Observing Memorial Day

Observing Memorial Day

On Memorial Day Delegate Krizek addressed the Hollin Hills Community at Voight Park:

Thank you fellow Hollin Hillers. It is my honor as your neighbor and our elected Delegate to the Virginia General Assembly to be speaking to you today at this Hollin Hills Memorial Day Observation. I was here for the inaugural Hollin Hills Memorial Day Observation, and I said then that “When this community starts a new tradition it often lasts forever! The home and garden tour started in 1953 and the 4th of July picnic has been going on for as long as I can remember, and I’ve lived here since 1974.” I was right! It is great to see this community honor our courageous heroes again. And, it is appropriate that it is raining as this is not a celebration, but a sacred ceremony.

And all across America today there will be remembrances and ceremonies just like this, big and small, in neighborhood parks, and at memorials and cemeteries, honoring the men and women who have made the ultimate sacrifice in defending our freedom, to observe the meaning of this day. Many of us here lost loved ones. Many of our fellow Hollin Hillers lost loved ones in service to our nation. Many of our Mount Vernon community lost loved ones. Without those soldiers’ sacrifices we would not even be here, nor allowed even to gather like this, let alone have the opportunity to include a flag and wreath-laying ceremony as we will do shortly.

War is an awful thing. Look around the globe today, there are many wars, and an especially horrific one in Ukraine where Russia has invaded and is destroying everything and killing many. War doesn’t distinguish between civilians and military, children and adults.

Our military is strong and necessary. They lay down their lives to protect us. We honor our war dead and to try to make sense of and find meaning in their sacrifice. Why did they have to die? Why do some not return from the battlefield? They put our country over self!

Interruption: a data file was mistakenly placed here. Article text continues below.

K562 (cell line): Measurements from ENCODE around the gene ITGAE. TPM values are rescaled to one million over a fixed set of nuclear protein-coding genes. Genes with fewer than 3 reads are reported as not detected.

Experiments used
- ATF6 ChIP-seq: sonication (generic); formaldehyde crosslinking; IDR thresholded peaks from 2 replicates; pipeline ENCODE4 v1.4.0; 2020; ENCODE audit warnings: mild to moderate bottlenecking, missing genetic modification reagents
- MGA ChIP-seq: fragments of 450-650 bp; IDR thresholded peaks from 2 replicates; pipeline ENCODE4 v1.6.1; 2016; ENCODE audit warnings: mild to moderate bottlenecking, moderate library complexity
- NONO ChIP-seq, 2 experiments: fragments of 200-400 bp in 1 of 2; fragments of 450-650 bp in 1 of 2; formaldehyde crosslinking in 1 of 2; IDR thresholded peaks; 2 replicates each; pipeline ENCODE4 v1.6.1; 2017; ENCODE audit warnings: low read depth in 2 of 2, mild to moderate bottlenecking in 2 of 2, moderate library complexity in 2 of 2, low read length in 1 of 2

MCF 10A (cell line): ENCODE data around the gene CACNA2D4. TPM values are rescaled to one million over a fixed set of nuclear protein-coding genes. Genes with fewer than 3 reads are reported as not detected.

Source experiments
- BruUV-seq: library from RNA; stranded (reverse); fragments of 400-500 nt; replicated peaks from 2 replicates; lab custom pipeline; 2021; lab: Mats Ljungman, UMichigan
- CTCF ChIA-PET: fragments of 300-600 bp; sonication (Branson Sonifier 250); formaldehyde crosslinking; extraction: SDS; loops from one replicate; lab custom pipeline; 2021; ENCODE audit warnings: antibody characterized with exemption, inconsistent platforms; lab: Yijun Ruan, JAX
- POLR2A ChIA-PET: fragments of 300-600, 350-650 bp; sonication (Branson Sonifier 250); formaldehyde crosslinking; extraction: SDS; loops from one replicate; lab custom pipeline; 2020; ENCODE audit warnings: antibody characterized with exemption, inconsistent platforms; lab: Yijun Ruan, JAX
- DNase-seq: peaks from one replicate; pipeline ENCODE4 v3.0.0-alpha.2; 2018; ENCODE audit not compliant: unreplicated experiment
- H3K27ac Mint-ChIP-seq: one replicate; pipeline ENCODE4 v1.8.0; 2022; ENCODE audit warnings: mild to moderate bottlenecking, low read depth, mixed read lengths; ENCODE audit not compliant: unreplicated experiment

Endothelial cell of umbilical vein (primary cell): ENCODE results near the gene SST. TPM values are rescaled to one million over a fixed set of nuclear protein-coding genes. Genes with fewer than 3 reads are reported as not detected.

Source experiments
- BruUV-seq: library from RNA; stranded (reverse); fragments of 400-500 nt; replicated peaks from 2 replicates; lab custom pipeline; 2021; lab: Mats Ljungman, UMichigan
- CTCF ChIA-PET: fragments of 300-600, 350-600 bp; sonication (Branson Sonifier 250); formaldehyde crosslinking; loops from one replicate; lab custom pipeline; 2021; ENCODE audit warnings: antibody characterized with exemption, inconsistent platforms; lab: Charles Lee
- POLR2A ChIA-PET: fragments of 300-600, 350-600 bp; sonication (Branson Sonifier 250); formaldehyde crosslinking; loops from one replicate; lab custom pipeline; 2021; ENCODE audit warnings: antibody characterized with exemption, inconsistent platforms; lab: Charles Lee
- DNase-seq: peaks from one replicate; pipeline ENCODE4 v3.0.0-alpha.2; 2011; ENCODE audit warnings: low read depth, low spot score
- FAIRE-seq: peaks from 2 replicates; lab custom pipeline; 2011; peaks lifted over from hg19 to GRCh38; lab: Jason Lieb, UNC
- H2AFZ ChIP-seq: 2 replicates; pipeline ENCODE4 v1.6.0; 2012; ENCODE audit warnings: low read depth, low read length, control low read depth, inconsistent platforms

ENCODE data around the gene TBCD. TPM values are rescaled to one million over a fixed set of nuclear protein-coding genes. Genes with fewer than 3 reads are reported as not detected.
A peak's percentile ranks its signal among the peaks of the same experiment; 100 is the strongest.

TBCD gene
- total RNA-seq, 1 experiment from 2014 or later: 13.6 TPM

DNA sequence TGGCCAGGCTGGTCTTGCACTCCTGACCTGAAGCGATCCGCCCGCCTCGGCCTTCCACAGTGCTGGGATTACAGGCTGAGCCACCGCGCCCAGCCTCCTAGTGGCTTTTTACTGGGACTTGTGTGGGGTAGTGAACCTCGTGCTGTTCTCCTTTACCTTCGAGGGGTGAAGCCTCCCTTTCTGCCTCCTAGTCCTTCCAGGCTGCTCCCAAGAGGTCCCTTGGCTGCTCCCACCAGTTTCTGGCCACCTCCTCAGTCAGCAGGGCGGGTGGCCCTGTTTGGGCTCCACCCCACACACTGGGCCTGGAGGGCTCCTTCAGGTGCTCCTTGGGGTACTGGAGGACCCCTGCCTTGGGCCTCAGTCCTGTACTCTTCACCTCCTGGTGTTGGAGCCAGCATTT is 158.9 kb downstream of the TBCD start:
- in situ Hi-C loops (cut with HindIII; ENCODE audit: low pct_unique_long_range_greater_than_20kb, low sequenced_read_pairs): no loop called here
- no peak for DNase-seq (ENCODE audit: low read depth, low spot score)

Yet, if recent history teaches us nothing else, it is that we cannot take our freedom for granted and that we must never forget what those who came before had to sacrifice to defend our freedom.

And, I know also that veterans especially appreciate these gestures of thanks from their fellow Americans and feel honored for having served our country. Today they also remember their fellow soldiers, their friends, who didn’t make it. 

I know my father was especially proud of his service and told us of the heroic deeds of those he fought with. He retired as a USAF Colonel and is now buried at Arlington Cemetery. My grandfather served in WWII and died in France where he is buried. He was only 29 years old.

I especially want to say thanks to all of our Native American veterans. We are standing on land where Algonquian-speaking Indians were the first inhabitants, the last being the Piscataway, who are today an active and recognized tribal nation across the Potomac River in Maryland. They served a country whose government once took everything from them. They have served in all branches of the U.S. military as far back as the Revolutionary War before they could vote, before they were even considered citizens. Of course, you have heard of the code talkers of WWII, who kept our communications a secret using the complex Navajo language to thwart the enemy.

So, let’s take one final moment to observe, honor, and never forget all those patriotic soldiers who are no longer here, and to salute those veterans here with us today.

Thank you and God Bless America.